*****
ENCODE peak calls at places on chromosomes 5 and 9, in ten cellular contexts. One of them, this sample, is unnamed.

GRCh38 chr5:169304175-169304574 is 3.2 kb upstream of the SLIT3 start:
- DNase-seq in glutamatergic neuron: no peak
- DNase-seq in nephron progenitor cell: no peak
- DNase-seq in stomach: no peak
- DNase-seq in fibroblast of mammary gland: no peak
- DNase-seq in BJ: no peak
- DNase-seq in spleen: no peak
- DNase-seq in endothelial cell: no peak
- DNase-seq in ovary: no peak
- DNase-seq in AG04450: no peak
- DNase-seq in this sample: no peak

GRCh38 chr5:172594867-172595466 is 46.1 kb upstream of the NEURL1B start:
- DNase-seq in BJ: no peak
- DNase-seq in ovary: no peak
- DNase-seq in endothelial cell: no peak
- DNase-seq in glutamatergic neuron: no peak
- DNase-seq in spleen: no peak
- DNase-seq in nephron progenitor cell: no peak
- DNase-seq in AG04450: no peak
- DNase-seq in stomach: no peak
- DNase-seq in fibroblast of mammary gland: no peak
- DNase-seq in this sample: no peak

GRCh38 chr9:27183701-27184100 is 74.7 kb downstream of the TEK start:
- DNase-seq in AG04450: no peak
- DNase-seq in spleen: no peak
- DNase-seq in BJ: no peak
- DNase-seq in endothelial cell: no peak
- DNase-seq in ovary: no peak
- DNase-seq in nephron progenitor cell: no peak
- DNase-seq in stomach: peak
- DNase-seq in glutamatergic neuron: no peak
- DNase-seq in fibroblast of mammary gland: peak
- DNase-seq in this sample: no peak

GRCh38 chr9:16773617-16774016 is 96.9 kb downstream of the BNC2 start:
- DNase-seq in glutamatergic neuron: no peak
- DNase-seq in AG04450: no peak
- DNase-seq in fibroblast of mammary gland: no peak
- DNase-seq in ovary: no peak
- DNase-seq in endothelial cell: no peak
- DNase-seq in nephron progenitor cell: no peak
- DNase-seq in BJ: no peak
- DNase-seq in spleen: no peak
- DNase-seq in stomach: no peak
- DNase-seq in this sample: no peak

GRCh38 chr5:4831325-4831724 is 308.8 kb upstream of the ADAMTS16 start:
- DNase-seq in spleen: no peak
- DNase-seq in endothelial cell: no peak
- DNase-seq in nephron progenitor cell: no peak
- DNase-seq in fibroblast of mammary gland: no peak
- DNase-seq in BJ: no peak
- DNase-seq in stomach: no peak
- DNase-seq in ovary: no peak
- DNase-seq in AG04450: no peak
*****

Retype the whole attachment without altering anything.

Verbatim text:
ENCODE peak calls at places on chromosomes 5 and 9, in ten cellular contexts. One of them, this sample, is unnamed.

GRCh38 chr5:169304175-169304574 is 3.2 kb upstream of the SLIT3 start:
- DNase-seq in glutamatergic neuron: no peak
- DNase-seq in nephron progenitor cell: no peak
- DNase-seq in stomach: no peak
- DNase-seq in fibroblast of mammary gland: no peak
- DNase-seq in BJ: no peak
- DNase-seq in spleen: no peak
- DNase-seq in endothelial cell: no peak
- DNase-seq in ovary: no peak
- DNase-seq in AG04450: no peak
- DNase-seq in this sample: no peak

GRCh38 chr5:172594867-172595466 is 46.1 kb upstream of the NEURL1B start:
- DNase-seq in BJ: no peak
- DNase-seq in ovary: no peak
- DNase-seq in endothelial cell: no peak
- DNase-seq in glutamatergic neuron: no peak
- DNase-seq in spleen: no peak
- DNase-seq in nephron progenitor cell: no peak
- DNase-seq in AG04450: no peak
- DNase-seq in stomach: no peak
- DNase-seq in fibroblast of mammary gland: no peak
- DNase-seq in this sample: no peak

GRCh38 chr9:27183701-27184100 is 74.7 kb downstream of the TEK start:
- DNase-seq in AG04450: no peak
- DNase-seq in spleen: no peak
- DNase-seq in BJ: no peak
- DNase-seq in endothelial cell: no peak
- DNase-seq in ovary: no peak
- DNase-seq in nephron progenitor cell: no peak
- DNase-seq in stomach: peak
- DNase-seq in glutamatergic neuron: no peak
- DNase-seq in fibroblast of mammary gland: peak
- DNase-seq in this sample: no peak

GRCh38 chr9:16773617-16774016 is 96.9 kb downstream of the BNC2 start:
- DNase-seq in glutamatergic neuron: no peak
- DNase-seq in AG04450: no peak
- DNase-seq in fibroblast of mammary gland: no peak
- DNase-seq in ovary: no peak
- DNase-seq in endothelial cell: no peak
- DNase-seq in nephron progenitor cell: no peak
- DNase-seq in BJ: no peak
- DNase-seq in spleen: no peak
- DNase-seq in stomach: no peak
- DNase-seq in this sample: no peak

GRCh38 chr5:4831325-4831724 is 308.8 kb upstream of the ADAMTS16 start:
- DNase-seq in spleen: no peak
- DNase-seq in endothelial cell: no peak
- DNase-seq in nephron progenitor cell: no peak
- DNase-seq in fibroblast of mammary gland: no peak
- DNase-seq in BJ: no peak
- DNase-seq in stomach: no peak
- DNase-seq in ovary: no peak
- DNase-seq in AG04450: no peak